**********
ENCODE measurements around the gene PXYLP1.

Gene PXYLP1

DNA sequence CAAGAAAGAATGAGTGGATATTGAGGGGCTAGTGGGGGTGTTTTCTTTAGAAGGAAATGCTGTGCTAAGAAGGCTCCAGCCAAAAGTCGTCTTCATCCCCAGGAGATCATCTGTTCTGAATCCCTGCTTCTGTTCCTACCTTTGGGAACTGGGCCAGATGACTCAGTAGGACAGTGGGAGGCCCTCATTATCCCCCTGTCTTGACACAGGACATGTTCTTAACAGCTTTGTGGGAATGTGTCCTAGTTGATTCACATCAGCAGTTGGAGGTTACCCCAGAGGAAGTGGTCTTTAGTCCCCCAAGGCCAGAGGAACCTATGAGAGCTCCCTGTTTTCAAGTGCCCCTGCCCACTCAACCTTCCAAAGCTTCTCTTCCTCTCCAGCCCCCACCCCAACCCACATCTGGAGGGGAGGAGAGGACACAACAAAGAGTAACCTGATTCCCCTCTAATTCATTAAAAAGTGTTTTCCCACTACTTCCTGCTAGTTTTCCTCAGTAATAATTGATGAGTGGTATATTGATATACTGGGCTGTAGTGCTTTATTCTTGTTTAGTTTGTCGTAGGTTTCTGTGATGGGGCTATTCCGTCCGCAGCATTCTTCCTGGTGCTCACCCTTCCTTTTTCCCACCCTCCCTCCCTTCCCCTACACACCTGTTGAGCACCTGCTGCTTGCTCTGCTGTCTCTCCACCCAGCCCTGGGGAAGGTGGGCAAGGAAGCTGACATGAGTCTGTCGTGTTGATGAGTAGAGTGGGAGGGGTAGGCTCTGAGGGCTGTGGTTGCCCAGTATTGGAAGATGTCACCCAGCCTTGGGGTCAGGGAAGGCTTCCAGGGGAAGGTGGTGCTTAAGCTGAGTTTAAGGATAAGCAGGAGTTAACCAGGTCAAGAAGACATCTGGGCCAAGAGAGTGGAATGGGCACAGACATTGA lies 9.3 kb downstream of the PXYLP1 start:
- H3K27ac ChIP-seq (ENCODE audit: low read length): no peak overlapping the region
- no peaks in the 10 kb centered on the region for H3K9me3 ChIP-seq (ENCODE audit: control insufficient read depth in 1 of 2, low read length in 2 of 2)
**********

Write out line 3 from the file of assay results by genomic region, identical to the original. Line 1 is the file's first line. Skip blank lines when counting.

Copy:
DNA sequence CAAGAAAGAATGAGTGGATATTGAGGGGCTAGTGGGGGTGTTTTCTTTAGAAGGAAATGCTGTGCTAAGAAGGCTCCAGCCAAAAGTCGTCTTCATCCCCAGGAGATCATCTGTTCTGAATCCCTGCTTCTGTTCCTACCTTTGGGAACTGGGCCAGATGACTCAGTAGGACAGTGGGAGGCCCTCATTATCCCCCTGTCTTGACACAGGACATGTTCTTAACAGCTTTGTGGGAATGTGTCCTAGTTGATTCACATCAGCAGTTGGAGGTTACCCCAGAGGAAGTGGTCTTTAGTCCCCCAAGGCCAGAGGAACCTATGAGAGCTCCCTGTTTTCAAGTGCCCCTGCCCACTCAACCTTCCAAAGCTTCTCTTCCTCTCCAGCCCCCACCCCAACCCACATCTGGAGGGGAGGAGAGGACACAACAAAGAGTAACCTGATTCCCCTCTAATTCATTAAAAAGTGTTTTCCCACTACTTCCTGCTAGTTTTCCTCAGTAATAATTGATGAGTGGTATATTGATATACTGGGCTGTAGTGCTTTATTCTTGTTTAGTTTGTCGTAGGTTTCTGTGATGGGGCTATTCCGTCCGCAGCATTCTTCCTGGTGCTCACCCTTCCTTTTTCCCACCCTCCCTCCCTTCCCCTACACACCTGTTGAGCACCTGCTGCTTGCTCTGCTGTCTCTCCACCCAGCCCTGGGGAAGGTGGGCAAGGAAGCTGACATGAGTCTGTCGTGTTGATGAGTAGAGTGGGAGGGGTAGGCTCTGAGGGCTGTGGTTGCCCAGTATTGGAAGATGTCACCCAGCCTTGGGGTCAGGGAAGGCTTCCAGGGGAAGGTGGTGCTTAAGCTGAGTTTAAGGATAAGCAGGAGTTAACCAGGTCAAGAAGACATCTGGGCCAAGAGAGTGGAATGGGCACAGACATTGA lies 9.3 kb downstream of the PXYLP1 start: